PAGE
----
FORTRESS An approved company member of the Master Locksmiths Association, we specialise in: • Locks • Safes • Gates • Grilles & Shutters • Door Closers • Access Control No job too big or too small Telephone: 01483 764559 / Email: sales@fortress-security.com / Website: www.fortress-security.com Master Locksmith Association (MLA) Approved

CSCS Approval

Don’t forget to mention The Woking Journal when you call!

Safe Contractor Approved

9


COMMENT

Image by Charlie Foster

FA I RY TA L E ROMANCE

T

he poet Laurie Lee wrote that to be in love is to take on the “penthouse of living, that topmost toppling tower, perpetually lit by the privileged radiance of well-being which sets one apart from the nether world”. If his intention was to suggest that love conquers all, then this mythical, glowing sense of bliss and security seems starkly at odds with the malaise of modern life. Head wins out over heart in 9 spiritcrushing bouts out of 10 in our waterlogged Albion climate. We shed our youthful naivety at station platforms in the halflight of winter dawns on route to Monday morning meetings, the physical proximities within the packed carriage being the closest we get to other humans. Our most intimate relationships are with our careers and smartphones, more indispensable and attentive to our emotional needs than we’d ever dare admit. Yet we are unrelenting love-seekers… even if life leaves little provision for romantic gesture. Our yearning for contact culminates on this day early in the year – the yuletide a long way away – steeped in English rain. Heralded by the hopeful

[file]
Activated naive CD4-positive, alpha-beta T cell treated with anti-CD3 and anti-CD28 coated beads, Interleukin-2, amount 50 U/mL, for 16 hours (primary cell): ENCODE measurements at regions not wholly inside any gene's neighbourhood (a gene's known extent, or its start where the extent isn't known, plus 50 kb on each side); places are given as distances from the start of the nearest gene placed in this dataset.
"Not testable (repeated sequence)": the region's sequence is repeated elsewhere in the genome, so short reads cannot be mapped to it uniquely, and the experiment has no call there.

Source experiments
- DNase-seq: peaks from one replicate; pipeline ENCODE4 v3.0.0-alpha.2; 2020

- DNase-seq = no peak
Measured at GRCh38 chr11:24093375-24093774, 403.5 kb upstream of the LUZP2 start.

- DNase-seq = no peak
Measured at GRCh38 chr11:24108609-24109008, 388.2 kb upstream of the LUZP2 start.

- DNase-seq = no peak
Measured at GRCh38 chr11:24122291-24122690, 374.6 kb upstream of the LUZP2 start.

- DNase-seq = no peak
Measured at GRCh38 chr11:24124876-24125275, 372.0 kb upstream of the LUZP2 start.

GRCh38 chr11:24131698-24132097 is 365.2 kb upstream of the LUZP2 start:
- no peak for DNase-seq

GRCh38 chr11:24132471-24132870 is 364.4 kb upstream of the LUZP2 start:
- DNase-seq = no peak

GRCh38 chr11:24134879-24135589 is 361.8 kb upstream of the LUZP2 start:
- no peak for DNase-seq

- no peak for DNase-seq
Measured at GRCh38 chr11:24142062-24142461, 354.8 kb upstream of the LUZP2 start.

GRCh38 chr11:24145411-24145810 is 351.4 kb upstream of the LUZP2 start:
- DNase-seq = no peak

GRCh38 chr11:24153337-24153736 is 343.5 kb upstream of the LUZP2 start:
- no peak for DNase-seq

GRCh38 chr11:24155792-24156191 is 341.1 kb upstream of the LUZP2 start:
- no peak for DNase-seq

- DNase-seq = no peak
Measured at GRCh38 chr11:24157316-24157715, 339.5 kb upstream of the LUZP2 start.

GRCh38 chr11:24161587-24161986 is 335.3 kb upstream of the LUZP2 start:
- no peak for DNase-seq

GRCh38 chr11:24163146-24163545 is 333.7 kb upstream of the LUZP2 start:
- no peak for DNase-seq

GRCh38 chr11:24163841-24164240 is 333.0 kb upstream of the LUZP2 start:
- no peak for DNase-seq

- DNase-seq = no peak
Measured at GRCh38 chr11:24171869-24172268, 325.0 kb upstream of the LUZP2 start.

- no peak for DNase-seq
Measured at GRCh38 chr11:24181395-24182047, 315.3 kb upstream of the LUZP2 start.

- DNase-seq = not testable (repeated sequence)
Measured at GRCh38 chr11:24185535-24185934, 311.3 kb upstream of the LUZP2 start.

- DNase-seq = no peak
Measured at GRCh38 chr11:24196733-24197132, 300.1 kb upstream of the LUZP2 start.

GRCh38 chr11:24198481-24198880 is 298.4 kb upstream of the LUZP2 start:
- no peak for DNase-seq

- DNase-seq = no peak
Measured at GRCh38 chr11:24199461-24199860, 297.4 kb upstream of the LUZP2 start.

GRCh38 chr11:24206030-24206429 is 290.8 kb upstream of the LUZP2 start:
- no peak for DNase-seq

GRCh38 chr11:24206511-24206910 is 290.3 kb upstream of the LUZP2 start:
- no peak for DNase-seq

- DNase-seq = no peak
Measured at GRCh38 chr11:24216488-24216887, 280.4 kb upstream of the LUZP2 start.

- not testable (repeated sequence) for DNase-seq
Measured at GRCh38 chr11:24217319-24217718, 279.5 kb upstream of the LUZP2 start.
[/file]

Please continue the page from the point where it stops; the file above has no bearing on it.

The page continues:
with heart-shaped boxes of confectionary; acknowledged in grave, dread tones by the mournful and melancholic. Anyone can celebrate Christmas, but the idea of a holiday for lovers strikes a tone of nervous anticipation quite unlike any other. If Valentine’s Day is a modern invention, its course runs parallel to the vivid concepts of star-cross’d, fleeting displays of romantic love cultivated by our society – longing for an opportunity when the world would let us be. It’s an occasion to put our best selves forward into the maelstrom of a mundane age, interspersed by ephemeral, flashing moments… the beauty and exhilaration of companionship. We would wear our best clothes every day if we could, eat our favourite meal every evening, sit a little straighter, smile a little wider. The 14th is a slim window of whimsy and idealism. We can be Rick and Ilsa for a day, Bonnie and Clyde for an hour – rapt in nothing more than the mutual recognition of how good it feels not to be alone. And when it’s over – we hold on to the memory of what things could be like. How superior. How very romantic. Until next year.

Does love have what it takes to survive the 21st century? Send us your thoughts: editorial@wokingjournal.co.uk


COMMENT

A Modern Guide to Valentine’s Day

A

s a child, I felt very dismissive of fairytales. I found the sickly sweet, happy ending “Disneyness” of them unsettling. I preferred the harder-hitting Aesop’s fables, packed full of important lessons, with a shining moral compass to guide my scornful childhood self. Part of their subtler magic is that these moral messages have a longevity that still resonates today. The innate problem with fairytales is that they are, on the contrary, impractical. So as the pressure to find “true love” increases, how are contemporary women supposed to interpret the iconic romance of fairytales? In an age of Internet dating and whirlwind divorces, it’s little wonder that society often snubs traditional romance in a way that the cynical child in me would relish. It’s simply easier to dismiss it; to brandish it an elusive myth described only in stories, much like coming home to find seven obedient men paying off the mortgage. But despite our scepticism, as Valentine’s Day looms women everywhere will begin the ritual introspection into their own relationship statuses. Whether single and looking, married and content, separated,